THE STIPULATION in Pennsylvania’s voter fraud suit, brought by the ACLU and voting rights groups, is stunning. It’s likely why the Justice Department is investigating the voter ID law in that state.
The state signed a stipulation agreement with lawyers for the plaintiffs which acknowledges there “have been no investigations or prosecutions of in-person voter fraud in Pennsylvania; and the parties do not have direct personal knowledge of any such investigations or prosecutions in other states.”
Additionally, the agreement states Pennsylvania “will not offer any evidence in this action that in-person voter fraud has in fact occurred in Pennsylvania and elsewhere” or even argue “that in person voter fraud is likely to occur in November 2012 in the absense of the Photo ID law.”
Free and Equal PA has the amicus briefs in the case.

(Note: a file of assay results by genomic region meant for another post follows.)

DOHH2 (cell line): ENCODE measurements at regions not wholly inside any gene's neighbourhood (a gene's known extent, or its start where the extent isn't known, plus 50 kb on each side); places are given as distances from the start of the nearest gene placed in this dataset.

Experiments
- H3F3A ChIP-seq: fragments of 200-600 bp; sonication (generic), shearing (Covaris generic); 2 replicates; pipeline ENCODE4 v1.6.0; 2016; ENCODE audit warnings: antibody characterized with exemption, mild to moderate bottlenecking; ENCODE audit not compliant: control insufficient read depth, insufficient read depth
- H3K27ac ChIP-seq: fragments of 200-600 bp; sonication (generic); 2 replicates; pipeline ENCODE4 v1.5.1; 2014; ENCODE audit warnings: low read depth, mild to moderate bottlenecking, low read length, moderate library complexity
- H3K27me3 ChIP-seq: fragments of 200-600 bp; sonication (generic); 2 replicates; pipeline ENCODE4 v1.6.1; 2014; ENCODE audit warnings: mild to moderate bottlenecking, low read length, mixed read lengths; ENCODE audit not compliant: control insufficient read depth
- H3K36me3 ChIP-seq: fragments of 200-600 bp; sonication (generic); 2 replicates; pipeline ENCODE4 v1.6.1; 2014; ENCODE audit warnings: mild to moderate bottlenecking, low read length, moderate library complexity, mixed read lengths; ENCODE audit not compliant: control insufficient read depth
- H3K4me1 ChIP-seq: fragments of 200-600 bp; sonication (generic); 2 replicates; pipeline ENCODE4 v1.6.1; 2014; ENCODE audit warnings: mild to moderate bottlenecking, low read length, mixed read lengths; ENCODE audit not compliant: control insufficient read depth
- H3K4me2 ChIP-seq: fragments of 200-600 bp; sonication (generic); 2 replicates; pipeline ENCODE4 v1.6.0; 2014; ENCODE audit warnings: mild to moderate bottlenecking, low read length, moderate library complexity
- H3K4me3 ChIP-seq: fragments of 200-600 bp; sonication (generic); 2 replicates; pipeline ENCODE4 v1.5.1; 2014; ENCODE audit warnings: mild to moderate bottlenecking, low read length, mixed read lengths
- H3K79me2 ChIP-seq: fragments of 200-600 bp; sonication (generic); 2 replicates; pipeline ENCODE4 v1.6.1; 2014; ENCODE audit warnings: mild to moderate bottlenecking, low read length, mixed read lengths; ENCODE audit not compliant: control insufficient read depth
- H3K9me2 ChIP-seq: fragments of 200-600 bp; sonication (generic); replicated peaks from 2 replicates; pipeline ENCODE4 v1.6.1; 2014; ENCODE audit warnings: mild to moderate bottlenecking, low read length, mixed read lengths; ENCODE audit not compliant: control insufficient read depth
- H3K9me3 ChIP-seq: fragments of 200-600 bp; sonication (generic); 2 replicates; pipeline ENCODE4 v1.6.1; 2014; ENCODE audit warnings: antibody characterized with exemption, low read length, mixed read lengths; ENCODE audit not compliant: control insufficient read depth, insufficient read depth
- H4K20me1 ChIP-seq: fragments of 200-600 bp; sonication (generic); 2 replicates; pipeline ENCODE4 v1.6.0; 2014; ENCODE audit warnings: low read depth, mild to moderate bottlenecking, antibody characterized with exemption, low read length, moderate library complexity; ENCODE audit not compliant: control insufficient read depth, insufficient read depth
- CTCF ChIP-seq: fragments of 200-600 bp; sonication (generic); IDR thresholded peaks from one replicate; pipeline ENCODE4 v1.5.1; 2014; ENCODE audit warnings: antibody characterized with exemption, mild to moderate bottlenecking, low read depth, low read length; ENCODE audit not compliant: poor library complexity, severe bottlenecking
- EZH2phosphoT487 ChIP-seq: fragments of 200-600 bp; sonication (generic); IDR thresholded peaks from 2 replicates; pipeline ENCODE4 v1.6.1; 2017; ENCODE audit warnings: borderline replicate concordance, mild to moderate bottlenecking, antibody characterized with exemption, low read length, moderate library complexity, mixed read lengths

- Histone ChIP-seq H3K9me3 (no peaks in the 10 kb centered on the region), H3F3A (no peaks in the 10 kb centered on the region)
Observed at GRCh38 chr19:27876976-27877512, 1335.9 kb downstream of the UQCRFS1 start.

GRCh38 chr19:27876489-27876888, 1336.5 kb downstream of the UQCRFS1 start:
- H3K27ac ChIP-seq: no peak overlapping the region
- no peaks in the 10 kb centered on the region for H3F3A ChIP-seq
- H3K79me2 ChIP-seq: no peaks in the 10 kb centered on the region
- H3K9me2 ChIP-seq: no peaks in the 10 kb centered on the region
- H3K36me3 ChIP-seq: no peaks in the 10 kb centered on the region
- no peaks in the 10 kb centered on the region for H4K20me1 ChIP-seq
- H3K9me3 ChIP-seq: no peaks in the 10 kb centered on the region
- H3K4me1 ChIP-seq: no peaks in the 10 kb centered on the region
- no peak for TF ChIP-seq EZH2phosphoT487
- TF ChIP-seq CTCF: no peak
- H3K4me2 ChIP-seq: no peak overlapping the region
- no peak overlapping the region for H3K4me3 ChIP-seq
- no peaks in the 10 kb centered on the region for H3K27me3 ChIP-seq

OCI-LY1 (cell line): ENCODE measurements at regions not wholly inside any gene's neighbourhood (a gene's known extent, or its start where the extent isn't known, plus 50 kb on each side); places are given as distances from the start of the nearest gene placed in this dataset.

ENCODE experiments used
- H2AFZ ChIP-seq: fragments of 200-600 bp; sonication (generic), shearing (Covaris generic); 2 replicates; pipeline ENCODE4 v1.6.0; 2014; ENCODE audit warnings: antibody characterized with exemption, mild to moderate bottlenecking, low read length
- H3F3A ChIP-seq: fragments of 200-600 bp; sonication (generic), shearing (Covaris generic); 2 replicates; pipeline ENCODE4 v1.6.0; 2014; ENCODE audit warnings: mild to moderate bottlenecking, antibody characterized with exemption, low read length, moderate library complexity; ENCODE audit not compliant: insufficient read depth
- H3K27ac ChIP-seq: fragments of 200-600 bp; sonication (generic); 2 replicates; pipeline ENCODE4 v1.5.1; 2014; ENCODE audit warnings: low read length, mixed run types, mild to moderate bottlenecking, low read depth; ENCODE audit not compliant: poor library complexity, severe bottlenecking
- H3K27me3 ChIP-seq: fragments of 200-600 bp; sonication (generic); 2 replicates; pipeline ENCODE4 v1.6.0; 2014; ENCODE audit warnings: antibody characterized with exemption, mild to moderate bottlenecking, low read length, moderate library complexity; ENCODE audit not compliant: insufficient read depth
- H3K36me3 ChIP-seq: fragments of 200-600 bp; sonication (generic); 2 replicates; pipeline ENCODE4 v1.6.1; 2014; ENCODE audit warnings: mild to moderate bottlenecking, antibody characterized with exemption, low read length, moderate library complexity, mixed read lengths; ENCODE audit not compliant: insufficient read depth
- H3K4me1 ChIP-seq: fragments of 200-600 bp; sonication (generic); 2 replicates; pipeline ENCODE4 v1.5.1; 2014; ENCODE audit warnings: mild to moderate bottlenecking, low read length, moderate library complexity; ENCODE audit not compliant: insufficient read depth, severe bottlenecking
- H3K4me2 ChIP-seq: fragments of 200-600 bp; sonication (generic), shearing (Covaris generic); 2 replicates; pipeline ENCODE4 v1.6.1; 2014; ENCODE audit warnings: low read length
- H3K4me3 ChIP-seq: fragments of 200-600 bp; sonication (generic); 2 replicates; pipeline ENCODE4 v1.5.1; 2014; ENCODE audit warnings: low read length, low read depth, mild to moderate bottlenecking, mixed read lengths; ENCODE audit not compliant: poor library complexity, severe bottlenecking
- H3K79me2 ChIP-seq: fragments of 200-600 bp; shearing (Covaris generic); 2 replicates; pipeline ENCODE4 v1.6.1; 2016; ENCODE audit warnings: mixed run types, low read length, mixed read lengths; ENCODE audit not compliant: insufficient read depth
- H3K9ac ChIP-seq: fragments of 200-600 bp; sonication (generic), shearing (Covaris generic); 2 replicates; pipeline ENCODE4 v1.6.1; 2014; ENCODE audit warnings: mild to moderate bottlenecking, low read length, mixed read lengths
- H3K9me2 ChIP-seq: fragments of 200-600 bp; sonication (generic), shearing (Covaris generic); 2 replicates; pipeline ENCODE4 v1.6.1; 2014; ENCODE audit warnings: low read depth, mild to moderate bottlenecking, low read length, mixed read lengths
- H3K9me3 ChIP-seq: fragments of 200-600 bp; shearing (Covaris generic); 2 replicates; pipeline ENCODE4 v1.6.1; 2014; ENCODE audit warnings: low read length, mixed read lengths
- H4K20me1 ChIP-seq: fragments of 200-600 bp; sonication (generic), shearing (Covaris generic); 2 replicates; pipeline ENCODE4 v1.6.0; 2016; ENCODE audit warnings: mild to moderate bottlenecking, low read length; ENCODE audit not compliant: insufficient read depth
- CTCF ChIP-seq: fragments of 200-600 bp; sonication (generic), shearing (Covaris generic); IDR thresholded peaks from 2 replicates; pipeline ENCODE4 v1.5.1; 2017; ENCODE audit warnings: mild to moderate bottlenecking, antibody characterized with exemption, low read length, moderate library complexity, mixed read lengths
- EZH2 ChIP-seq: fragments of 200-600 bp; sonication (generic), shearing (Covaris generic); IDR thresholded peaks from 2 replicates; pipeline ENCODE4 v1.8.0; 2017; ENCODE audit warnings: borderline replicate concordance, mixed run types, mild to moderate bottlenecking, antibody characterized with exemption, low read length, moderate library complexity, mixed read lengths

So, if there have been no investigations, prosecutions, and none are known to exist in other states, the question remains why institute Voter ID laws laws? The answer is obvious.
Who are the voters without ID? Writes Barreto:
“There are several statistically significant differences in possession rates of valid photo ID across subgroups of the population. Specifically, female eligible voters lack ID at higher rates (17.2%) than do males (11.5%). Latino eligible voters lack ID at higher rates (18.3%) than do non-Hispanic Whites (14.0%). The elderly (over age 75) lack ID at higher rates (17.8%) than middle-aged residents (10.3%) and younger respondents (age 18-34) also lack at higher rates (17.9%). Eligible voters who make less than $20,000 annually are more likely to lack a valid photo ID (22%) than all other income categories, most notably those who make $80,000 or more (8.2%), and finally 18.5% of respondents who did not complete high school lack an ID compared to 8.3% among college graduates.”
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